the streets and people were losing their lives by the thousands. Serbia itself, the aggressor, wasn’t completely at fault. The people revolted and rioted against Milosevic’s genocidal rage. They marched in the streets and picketed town square. They ran down the parliament and took stands where they dared. Nothing could stop the minds of the free from rebelling against a monster which everyone could see. The ethnic cleansing of Albanians from their countries and homes, the mass refugee migration away from atrocious war zones, finally led the UN to step in and take charge with the over scaled bombing of a city still marred. We creep through the newly constructed sites and glass domes, perfectly paved streets and posh shops, mosques, cathedrals and homes. It’s a long distant memory, even though it’s twenty years shy, of a time when this city stood at gunpoint from the global war cry. He’s a mad man, he’s a killer, he acted without concern, amongst the people he led into siege and let burn. The city that
stood in the shadow of fear, touched by cultures and nations for the last thousand years. But the people held on, and their victories remain, a city rebuilt and a nation reclaimed. Most don’t think to consider Serbia as a piece of history, but the war torn old city and newly built bridges argue it is and always will be. As we walked through the living dynasties that mark each corner, from one neighborhood to the next you can feel the distant touch of ancient cultures that left their indelible mark on the walls of a chapel or the blue fountains flourishing in parks. It’s a place of beauty and knowledge, memories of what remained, the longest standing history in the Balkans from the Romans through the ages. We relish every moment as we wander aimlessly through the streets, soaking up architecture and tales from a time long past. Hollowed out structures stand next to grand parliament buildings, clean cobbled streets pave the way amidst thousand year old boroughs. So much life and knowledge in one single place, such a tragic memory for the people to face. But they move on in their lives, always pressing forward without regret, to show the world who they are and to never forget. It’s a cold bleak existence to live in the past, war torn memories and past deeds that will always last. No one knows better than the faded grey eyes of the man, aged in years and withered features in his face and his hands. Who’s seen what war brings when it’s unleashed upon brothers -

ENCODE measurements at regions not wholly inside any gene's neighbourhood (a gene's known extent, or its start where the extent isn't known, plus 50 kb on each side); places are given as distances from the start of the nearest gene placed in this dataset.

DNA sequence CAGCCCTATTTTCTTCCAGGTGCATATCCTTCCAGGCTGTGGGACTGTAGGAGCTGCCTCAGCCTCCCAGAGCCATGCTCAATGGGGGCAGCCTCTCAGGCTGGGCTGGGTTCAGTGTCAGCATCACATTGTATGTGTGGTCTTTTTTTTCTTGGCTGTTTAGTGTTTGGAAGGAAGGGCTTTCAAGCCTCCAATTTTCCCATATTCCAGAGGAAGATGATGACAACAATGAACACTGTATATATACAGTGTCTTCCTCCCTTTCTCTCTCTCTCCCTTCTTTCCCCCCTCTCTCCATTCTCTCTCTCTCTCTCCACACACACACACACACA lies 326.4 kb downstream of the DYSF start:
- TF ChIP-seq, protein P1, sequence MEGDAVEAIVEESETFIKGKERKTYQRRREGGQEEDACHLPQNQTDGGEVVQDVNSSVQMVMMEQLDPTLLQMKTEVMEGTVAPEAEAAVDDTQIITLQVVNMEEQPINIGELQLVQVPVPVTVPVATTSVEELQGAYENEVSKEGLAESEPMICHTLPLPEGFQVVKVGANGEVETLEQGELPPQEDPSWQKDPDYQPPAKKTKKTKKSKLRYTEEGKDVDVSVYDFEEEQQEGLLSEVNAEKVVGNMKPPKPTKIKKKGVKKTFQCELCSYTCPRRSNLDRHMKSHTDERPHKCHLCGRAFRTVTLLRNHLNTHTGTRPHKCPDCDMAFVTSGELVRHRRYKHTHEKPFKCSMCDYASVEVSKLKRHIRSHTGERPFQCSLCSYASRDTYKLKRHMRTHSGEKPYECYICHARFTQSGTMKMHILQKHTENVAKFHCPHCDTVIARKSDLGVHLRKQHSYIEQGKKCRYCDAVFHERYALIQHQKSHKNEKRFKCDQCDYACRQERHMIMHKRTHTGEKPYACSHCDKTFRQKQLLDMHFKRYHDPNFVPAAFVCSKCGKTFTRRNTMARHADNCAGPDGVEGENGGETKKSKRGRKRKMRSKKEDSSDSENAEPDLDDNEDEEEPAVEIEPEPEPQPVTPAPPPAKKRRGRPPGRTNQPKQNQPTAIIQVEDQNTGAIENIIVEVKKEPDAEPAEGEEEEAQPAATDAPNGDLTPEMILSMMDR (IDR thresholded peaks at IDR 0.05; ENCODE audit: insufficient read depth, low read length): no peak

families, homes, sisters, fathers, cousins, siblings and mothers. They know what it’s like to lose all that matters, and they will fight with their last breath until their very will is shattered. To keep it from happening again and again, to cut short the cycle of murdering loved ones and friends. The beauty of this city is a constant reminder of what may be if we live in peace - united and inspired. I love all that it’s shown me, every worn corner and alley, each ambling skyscraper, walled fortress and towering gallery. Its memory will remain, at least in my heart that’s for sure, of the people and culture that fought rather than demurred. The sight of Belgrade, ten years after the bombing, in its prime and its glory for as long as there’s longing.
Belgrade is a storied city - a living history of cultures long gone and forgotten. Layers of civilizations are stacked deeply in the corners and crevices of each worn brick building, each stone and each statue. From the Turks to the Austrians, to the Iron Curtain, to the Serbian party which burnt with blind passion in its darkest hour. Some call this the place of retribution and denial, the bad boy of the Balkans from their previous war crimes. Wrapped up in nationalist fever from an animated maniacal leader who sparked the people's minds to create hate and distrust amongst neighbors. The separation and attempted unification of the Yugoslav nations brought bloodshed and horrors most haven’t even heard of. While CNN was broadcasting peace and resolution, tanks were rolling through